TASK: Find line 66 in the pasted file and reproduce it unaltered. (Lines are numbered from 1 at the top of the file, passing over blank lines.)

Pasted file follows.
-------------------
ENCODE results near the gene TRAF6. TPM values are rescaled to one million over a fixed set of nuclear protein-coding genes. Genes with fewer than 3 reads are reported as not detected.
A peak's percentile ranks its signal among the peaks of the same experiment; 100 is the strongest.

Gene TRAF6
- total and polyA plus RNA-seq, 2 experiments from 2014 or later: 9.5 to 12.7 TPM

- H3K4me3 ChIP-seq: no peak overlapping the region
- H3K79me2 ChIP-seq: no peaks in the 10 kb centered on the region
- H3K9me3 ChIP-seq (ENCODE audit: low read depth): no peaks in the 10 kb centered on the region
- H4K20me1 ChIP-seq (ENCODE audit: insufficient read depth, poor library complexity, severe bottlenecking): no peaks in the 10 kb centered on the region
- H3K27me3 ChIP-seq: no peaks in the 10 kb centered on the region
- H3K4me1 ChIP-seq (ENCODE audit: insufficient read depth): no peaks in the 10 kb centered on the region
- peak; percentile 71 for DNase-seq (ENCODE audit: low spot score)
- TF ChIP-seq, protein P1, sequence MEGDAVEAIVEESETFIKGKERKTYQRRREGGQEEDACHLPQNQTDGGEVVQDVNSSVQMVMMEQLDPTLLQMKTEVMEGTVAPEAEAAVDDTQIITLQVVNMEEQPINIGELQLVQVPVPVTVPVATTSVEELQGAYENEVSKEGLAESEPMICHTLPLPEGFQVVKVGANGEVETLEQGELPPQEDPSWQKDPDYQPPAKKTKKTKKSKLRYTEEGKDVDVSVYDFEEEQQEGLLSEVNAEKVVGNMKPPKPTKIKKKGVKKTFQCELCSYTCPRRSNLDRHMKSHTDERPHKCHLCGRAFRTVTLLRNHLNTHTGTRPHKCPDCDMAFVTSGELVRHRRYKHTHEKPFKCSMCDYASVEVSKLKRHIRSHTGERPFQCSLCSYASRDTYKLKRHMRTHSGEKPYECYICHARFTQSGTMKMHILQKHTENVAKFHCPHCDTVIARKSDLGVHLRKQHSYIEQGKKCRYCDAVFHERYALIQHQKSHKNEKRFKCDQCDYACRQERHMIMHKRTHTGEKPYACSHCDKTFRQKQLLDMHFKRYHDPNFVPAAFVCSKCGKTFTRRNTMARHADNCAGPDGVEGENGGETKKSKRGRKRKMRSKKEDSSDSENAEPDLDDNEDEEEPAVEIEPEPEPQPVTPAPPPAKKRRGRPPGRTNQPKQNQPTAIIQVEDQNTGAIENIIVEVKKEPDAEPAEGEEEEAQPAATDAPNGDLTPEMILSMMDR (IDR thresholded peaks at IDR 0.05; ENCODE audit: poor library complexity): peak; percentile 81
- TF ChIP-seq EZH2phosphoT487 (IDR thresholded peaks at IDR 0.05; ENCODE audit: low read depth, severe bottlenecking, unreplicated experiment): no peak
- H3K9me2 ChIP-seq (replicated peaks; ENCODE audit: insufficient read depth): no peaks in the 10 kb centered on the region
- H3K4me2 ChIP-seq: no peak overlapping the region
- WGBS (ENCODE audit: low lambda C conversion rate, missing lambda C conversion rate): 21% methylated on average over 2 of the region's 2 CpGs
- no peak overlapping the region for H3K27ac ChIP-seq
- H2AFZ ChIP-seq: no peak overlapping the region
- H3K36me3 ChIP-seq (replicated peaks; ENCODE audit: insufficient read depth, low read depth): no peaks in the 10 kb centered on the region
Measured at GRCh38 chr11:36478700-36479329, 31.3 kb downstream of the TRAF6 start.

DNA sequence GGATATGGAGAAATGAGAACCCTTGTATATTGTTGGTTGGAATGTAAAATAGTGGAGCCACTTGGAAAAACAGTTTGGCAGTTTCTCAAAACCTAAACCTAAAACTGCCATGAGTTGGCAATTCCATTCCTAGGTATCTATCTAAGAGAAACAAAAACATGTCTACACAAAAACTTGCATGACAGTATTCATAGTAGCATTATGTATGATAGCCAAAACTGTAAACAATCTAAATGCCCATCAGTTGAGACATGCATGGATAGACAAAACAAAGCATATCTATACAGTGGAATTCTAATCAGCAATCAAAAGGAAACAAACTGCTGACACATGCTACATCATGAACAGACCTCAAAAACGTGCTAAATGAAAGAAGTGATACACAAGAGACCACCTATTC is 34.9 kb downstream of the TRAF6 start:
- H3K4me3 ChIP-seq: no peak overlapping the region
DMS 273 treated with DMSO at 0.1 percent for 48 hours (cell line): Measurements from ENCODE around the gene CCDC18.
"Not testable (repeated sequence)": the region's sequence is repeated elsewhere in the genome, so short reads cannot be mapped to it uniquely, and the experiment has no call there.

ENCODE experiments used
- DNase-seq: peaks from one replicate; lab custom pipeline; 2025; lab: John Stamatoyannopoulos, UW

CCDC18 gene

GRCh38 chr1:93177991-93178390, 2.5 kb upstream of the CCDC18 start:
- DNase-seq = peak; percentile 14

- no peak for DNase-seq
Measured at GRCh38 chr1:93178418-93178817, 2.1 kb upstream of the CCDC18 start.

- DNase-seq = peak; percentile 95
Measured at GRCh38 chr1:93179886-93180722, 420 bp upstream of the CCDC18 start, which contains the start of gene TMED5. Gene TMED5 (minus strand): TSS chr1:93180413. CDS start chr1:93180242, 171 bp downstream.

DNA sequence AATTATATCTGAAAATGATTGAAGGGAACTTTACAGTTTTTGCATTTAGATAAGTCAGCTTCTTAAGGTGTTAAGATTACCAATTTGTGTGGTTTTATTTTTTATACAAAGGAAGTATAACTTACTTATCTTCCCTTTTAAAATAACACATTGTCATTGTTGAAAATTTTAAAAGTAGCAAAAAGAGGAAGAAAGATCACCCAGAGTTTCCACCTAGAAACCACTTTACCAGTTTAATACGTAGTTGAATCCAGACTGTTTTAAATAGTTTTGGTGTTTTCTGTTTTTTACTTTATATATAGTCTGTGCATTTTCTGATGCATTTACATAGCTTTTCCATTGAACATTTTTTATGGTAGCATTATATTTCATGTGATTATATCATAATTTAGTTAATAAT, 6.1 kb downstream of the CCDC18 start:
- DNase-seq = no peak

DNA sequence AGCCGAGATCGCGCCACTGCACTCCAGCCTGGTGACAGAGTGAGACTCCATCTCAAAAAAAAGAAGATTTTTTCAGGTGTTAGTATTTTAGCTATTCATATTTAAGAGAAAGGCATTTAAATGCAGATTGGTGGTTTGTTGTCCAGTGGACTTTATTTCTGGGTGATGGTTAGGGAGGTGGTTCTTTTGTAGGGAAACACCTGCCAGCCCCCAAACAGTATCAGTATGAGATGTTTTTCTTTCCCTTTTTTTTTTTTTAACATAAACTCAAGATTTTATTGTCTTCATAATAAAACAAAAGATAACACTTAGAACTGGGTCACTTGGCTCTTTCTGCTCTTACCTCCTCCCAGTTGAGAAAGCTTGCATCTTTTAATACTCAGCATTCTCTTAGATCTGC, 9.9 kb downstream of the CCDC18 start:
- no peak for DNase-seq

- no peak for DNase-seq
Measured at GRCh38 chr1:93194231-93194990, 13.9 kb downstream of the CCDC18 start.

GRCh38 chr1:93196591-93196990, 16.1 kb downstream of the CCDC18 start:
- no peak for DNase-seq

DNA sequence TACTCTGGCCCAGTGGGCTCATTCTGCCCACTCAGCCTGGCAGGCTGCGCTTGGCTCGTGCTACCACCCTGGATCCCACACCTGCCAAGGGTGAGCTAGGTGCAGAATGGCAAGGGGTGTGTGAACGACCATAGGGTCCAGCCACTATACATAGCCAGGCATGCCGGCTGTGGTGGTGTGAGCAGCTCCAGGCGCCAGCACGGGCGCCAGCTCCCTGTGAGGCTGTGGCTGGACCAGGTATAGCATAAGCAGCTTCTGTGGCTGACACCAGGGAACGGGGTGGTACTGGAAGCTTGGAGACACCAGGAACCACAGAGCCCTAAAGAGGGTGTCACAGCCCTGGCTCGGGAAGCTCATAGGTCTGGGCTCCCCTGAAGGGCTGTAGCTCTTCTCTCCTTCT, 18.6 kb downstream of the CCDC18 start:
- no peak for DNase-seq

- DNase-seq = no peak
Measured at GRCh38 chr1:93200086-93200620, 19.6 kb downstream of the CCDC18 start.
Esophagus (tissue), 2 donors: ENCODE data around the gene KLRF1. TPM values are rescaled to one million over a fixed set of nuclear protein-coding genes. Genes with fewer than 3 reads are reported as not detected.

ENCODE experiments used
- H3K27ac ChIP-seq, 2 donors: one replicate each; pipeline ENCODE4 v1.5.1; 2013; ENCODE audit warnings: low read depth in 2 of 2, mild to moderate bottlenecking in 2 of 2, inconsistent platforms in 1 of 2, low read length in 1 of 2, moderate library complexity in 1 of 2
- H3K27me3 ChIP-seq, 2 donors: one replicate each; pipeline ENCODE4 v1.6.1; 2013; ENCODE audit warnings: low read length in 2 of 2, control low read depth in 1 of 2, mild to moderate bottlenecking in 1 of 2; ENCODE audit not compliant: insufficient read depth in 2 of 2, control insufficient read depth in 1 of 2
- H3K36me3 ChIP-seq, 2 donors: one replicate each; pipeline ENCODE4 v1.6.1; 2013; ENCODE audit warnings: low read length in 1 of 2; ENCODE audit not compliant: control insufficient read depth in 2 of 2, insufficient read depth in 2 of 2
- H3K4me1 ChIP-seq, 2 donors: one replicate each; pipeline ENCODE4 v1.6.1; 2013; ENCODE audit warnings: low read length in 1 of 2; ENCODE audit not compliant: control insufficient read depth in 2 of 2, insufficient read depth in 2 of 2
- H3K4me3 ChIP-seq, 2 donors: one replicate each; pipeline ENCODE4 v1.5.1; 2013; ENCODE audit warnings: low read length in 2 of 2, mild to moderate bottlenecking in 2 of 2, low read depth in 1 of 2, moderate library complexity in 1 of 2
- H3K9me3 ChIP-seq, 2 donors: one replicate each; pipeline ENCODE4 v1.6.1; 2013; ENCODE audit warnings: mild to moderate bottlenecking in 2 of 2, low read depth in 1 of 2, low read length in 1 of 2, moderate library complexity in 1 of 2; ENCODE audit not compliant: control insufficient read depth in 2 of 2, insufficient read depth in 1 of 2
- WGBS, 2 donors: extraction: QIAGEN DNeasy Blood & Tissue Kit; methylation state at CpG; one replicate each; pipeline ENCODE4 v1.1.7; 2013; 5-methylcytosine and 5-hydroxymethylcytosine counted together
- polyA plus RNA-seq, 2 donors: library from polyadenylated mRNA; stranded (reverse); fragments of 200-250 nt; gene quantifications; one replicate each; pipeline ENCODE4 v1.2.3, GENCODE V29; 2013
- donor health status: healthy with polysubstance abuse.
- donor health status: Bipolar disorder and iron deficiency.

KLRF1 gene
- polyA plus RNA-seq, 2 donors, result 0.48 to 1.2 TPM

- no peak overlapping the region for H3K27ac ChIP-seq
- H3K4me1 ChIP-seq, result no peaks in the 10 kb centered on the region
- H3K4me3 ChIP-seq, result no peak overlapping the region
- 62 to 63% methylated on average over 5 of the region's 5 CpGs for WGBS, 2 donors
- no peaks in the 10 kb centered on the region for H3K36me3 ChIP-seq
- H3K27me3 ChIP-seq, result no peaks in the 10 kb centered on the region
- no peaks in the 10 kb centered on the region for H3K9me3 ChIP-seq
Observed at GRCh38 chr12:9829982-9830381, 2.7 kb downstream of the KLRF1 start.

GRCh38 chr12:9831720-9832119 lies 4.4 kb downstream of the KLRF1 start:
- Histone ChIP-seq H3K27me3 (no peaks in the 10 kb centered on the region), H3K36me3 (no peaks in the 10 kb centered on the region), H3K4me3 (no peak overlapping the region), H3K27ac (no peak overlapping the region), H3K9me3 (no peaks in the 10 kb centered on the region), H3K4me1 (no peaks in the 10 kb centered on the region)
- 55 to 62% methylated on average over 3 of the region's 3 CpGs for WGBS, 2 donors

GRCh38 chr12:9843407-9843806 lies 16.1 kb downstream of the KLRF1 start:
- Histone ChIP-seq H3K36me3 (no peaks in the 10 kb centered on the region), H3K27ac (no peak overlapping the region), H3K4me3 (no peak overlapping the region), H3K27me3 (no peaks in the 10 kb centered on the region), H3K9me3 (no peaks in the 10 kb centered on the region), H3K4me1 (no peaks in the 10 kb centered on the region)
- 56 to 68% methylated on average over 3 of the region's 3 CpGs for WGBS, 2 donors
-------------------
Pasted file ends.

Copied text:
- no peaks in the 10 kb centered on the region for H3K9me3 ChIP-seq